Youths from the Niger Delta states of Delta, Bayelsa, Rivers and Akwa Ibom on Tuesday asked the federal government to provide "people-oriented" development projects in their areas following the region's return to peace, 'The Guardian' reported.
The president of the Niger Delta Oil Producing Communities Development Organisation (NIDOPCODO), Saturday Eregbene, said that following "intensive dialogue" between his organisation and militant groups, fighters and kidnappers in the Delta had promised to end the violence there.
The youths are asking for developmental facilities, job creation and joint participation of the Niger Delta communities in oil exploration and exploitation in their region, according to Eregbene.
NIGERIA: Senate begins investigation of OPC
A committee set up by Nigeria's Senate to investigate the activities of the Oodua People's Congress (OPC) in the southwest of the country began sitting on Tuesday in Lagos, 'The Vanguard' newspaper reported. The seven-member committee will present its findings in a report to the Senate president, the daily said.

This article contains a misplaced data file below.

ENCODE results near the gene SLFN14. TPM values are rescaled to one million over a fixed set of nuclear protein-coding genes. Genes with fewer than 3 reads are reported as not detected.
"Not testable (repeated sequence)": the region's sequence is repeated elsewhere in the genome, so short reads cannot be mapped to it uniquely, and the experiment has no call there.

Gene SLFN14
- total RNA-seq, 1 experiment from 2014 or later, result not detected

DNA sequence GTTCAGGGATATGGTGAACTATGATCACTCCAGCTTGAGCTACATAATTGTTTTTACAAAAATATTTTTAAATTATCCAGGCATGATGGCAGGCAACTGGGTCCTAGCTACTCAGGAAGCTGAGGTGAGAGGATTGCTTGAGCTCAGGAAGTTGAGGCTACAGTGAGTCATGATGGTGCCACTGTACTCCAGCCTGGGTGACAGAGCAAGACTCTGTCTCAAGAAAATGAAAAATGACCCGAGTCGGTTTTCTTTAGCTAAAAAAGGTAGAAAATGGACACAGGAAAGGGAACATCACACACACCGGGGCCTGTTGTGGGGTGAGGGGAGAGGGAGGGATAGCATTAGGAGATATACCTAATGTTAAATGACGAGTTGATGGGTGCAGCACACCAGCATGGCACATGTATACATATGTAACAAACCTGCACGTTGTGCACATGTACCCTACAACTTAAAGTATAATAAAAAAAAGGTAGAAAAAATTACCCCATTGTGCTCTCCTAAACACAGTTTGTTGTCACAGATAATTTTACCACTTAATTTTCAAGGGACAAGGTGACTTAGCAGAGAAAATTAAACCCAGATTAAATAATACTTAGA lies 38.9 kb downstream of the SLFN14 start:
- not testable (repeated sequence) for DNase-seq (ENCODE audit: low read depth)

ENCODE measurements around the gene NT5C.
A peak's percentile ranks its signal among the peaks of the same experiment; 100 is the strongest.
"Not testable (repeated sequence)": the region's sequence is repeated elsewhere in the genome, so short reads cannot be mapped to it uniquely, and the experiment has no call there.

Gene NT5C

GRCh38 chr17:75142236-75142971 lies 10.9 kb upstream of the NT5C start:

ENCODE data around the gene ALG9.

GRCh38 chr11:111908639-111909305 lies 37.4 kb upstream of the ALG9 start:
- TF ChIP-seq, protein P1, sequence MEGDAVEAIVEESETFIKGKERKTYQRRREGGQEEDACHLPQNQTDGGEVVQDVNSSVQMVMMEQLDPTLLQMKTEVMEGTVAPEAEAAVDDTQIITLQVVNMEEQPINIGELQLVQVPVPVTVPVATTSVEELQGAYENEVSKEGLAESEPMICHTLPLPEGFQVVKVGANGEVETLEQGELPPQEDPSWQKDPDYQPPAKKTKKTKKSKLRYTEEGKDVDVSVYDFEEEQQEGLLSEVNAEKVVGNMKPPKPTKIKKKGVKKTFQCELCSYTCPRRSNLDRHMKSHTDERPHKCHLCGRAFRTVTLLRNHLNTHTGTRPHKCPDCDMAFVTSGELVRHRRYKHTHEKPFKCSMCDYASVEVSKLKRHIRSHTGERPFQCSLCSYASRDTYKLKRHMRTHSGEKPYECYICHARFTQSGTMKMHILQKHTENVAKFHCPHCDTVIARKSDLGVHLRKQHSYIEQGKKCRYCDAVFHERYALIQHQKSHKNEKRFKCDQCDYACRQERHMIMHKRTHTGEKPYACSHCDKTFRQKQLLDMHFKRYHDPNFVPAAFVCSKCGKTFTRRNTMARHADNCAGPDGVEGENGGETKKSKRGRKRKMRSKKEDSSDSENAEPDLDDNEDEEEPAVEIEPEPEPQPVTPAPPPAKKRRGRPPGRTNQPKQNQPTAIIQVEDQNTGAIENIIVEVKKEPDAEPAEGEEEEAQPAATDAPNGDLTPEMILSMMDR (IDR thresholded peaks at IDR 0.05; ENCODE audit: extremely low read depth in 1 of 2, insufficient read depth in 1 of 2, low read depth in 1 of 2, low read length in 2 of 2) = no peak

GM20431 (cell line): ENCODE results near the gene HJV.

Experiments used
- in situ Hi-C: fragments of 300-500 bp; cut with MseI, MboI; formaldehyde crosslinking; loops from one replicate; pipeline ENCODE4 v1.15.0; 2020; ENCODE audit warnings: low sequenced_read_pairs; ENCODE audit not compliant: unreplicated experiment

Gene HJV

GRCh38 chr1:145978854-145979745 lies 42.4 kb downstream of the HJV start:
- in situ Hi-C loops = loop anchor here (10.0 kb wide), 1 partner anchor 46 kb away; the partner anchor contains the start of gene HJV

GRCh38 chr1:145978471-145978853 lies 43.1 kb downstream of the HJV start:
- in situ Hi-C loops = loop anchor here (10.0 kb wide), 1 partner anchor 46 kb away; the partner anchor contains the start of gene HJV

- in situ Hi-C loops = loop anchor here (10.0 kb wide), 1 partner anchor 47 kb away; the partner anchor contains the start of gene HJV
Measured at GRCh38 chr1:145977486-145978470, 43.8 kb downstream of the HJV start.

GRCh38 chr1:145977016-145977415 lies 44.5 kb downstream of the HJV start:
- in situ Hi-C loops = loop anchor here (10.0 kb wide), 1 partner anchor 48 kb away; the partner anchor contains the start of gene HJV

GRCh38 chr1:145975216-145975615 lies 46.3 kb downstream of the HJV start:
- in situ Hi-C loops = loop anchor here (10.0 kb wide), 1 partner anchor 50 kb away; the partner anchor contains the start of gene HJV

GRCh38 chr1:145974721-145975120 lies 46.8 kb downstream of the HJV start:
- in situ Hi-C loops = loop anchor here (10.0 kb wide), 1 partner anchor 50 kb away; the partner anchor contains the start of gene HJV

GUINEA-BISSAU: Malu (PRS) elected parliamentary speaker
Parliament voted 66-34 on Friday for Jorge Malu, of the Partido da Renovacao Social (PRS) as speaker of Guinea-Bissau's 102-member house, Lusa reported. Lusa said Malu received support from parliamentarians from the outgoing Partido Africano da Independencia da Guine e Cabo Verde (PAIGC) in overcoming his rival, Helder Vaz, leader of the Resistencia da Guine-Bissau Movimento Ba-Fata (RGB-MB). The PRS won 38 seats in legislative elections on 28 November 1999. The RGB obtained 29 and the PAIGC 24.
GUINEA-BISSAU: Accord on establishment of first university
Representatives of Lisbon's Lusofona university and the Guinea-Bissau Ministry of Education signed an agreement on Monday in Bissau to establish the country's first university, Lusa reported.
The chairman of the commission set up to establish the Amilcar Cabral University said the accord was a "decisive step" in the project. The university will be a public institution, to be administered by a private group that may be set up with capital from Portugal and Guinea-Bissau, Lusa quoted commission chair Tcherno Djalo as saying.